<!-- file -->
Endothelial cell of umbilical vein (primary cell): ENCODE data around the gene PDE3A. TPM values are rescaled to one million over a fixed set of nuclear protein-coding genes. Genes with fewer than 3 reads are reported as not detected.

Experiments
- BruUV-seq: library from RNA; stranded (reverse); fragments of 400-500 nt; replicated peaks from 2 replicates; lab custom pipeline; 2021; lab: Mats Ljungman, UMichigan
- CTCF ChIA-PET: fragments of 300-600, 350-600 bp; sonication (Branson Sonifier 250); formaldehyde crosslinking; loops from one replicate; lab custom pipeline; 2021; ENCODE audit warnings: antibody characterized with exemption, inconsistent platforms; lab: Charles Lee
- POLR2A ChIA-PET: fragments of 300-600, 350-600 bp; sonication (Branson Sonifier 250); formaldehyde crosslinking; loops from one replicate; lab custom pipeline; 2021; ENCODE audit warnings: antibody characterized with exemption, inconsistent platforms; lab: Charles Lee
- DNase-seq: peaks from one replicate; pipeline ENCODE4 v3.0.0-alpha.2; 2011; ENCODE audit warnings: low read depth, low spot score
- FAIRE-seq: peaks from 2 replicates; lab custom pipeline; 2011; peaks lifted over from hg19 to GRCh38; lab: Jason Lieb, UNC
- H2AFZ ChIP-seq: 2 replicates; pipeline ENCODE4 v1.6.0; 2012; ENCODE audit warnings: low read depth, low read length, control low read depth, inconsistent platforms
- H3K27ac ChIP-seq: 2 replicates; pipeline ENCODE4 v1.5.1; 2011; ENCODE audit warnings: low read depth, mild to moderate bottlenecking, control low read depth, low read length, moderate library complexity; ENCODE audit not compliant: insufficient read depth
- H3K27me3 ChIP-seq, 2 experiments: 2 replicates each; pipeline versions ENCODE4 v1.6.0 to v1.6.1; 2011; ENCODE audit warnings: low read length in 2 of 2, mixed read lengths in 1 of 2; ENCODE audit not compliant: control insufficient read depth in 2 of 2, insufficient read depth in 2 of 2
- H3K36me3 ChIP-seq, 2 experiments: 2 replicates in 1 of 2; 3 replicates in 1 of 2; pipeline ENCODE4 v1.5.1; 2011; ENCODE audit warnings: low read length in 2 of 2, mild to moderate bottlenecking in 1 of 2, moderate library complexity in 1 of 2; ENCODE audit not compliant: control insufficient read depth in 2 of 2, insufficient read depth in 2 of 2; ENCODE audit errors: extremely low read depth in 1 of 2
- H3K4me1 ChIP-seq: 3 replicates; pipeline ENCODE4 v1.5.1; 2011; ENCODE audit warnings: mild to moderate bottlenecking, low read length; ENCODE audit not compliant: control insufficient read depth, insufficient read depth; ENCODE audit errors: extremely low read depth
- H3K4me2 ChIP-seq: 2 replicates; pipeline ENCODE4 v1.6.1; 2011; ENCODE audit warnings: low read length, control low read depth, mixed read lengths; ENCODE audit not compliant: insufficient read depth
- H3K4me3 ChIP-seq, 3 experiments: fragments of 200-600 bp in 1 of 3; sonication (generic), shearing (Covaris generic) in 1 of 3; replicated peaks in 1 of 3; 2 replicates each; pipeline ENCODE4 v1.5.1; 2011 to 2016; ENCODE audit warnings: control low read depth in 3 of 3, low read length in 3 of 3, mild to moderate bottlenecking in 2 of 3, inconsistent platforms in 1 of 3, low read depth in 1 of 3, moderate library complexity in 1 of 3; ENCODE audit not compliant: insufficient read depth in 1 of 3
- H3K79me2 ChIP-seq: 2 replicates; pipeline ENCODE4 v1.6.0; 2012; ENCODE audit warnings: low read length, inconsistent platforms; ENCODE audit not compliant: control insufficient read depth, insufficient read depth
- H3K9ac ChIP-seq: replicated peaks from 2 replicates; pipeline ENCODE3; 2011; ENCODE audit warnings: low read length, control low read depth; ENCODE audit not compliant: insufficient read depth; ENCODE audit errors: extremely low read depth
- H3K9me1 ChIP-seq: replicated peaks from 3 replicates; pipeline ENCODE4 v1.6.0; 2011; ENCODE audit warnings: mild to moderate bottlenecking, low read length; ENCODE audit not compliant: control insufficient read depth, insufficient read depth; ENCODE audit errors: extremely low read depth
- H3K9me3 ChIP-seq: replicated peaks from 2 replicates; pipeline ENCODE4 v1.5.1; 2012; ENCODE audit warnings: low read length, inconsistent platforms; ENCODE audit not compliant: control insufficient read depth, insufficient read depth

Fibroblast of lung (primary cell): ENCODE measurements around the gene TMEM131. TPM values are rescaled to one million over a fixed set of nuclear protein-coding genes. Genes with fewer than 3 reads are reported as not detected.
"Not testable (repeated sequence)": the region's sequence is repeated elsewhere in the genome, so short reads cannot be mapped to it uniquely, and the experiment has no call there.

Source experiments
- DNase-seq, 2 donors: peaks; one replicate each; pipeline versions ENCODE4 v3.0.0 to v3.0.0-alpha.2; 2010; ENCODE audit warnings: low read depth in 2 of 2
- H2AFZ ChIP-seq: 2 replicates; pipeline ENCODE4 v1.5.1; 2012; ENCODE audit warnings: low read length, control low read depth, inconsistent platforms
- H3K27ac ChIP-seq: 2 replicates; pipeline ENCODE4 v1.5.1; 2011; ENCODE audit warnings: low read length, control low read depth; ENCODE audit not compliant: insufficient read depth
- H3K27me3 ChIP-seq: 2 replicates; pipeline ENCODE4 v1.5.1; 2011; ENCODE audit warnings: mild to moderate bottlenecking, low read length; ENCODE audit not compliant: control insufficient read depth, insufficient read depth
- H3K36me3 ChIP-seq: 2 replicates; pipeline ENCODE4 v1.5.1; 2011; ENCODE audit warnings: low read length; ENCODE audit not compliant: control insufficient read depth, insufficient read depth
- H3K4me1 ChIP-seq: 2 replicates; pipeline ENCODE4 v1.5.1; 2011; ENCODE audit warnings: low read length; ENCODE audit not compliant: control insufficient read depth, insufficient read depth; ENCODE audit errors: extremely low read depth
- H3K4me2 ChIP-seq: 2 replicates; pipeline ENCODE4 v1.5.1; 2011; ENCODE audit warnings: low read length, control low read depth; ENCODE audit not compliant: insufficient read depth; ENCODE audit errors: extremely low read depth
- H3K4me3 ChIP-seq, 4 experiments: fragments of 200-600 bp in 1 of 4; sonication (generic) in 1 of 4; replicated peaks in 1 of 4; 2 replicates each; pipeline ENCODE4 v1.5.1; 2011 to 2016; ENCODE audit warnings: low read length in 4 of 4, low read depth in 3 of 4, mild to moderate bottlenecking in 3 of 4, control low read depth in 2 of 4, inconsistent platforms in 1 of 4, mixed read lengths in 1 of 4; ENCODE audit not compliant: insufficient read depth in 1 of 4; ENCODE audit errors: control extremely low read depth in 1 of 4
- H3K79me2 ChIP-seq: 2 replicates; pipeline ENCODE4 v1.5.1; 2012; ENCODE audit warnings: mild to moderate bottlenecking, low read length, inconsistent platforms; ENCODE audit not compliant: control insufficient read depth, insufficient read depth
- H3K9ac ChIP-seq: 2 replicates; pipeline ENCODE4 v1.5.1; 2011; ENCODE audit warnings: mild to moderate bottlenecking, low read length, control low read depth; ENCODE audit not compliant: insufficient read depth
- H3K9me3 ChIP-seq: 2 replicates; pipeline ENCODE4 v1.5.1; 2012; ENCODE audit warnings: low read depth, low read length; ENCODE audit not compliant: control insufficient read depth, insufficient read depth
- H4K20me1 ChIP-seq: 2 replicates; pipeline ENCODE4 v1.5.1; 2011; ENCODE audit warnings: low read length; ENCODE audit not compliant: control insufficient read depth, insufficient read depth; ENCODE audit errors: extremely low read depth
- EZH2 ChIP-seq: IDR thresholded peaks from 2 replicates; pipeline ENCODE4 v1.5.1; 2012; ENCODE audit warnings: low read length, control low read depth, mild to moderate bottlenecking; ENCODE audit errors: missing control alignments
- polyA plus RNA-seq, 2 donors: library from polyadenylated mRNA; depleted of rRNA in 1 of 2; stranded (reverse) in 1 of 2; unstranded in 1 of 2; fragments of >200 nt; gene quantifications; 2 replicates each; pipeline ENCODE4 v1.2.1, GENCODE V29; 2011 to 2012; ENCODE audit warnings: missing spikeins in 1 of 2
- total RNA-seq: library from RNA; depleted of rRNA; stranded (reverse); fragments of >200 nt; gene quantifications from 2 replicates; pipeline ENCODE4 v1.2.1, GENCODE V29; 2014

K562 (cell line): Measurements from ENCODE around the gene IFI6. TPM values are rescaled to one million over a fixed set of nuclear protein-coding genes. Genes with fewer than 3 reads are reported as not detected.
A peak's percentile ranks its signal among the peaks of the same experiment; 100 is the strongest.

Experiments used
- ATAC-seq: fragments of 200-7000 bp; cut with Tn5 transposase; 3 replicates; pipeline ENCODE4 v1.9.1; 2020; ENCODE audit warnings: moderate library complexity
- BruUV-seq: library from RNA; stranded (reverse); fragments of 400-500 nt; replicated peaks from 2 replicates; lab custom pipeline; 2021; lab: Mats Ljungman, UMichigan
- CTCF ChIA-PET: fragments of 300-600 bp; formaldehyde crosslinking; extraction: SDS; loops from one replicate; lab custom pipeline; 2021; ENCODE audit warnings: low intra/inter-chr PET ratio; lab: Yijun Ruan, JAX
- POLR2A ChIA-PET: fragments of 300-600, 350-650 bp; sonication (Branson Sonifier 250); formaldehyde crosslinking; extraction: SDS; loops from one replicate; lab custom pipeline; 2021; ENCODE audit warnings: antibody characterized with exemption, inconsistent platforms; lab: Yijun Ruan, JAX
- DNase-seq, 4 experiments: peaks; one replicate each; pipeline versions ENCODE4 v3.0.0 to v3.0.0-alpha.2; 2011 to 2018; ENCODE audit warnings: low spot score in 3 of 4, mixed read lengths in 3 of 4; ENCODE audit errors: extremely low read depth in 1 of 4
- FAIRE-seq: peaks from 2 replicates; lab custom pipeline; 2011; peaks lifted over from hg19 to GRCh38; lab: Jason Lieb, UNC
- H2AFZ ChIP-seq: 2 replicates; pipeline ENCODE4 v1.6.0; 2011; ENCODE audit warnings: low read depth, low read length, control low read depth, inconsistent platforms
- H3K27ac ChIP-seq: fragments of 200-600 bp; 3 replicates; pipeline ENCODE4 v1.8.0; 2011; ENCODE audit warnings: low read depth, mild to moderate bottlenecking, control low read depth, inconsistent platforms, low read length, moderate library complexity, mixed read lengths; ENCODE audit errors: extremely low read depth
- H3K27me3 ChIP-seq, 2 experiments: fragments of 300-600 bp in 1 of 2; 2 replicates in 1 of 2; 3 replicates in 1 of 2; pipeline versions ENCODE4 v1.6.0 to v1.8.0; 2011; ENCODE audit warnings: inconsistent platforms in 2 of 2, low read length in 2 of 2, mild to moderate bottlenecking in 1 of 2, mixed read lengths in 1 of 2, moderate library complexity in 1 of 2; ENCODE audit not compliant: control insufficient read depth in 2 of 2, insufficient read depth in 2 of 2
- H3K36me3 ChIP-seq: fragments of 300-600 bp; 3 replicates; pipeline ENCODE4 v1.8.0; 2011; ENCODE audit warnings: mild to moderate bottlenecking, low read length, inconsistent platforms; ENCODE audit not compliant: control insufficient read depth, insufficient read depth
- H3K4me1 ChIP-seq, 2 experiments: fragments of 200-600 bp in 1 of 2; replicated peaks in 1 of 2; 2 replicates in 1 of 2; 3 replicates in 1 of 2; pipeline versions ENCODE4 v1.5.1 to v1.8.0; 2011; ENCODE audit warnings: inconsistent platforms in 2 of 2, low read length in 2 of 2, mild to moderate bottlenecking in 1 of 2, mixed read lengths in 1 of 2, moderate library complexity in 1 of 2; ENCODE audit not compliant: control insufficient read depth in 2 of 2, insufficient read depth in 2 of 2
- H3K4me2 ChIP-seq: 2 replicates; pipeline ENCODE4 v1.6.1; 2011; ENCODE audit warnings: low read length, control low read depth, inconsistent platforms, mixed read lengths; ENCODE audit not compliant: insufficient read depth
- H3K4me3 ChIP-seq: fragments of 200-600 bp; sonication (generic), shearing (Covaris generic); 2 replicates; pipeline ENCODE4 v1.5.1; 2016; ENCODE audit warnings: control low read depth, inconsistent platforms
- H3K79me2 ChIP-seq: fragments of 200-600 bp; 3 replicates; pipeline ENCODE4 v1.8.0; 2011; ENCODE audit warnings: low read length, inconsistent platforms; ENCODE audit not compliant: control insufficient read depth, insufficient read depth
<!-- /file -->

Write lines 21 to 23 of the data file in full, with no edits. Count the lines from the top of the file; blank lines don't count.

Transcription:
Source experiments
- DNase-seq, 2 donors: peaks; one replicate each; pipeline versions ENCODE4 v3.0.0 to v3.0.0-alpha.2; 2010; ENCODE audit warnings: low read depth in 2 of 2
- H2AFZ ChIP-seq: 2 replicates; pipeline ENCODE4 v1.5.1; 2012; ENCODE audit warnings: low read length, control low read depth, inconsistent platforms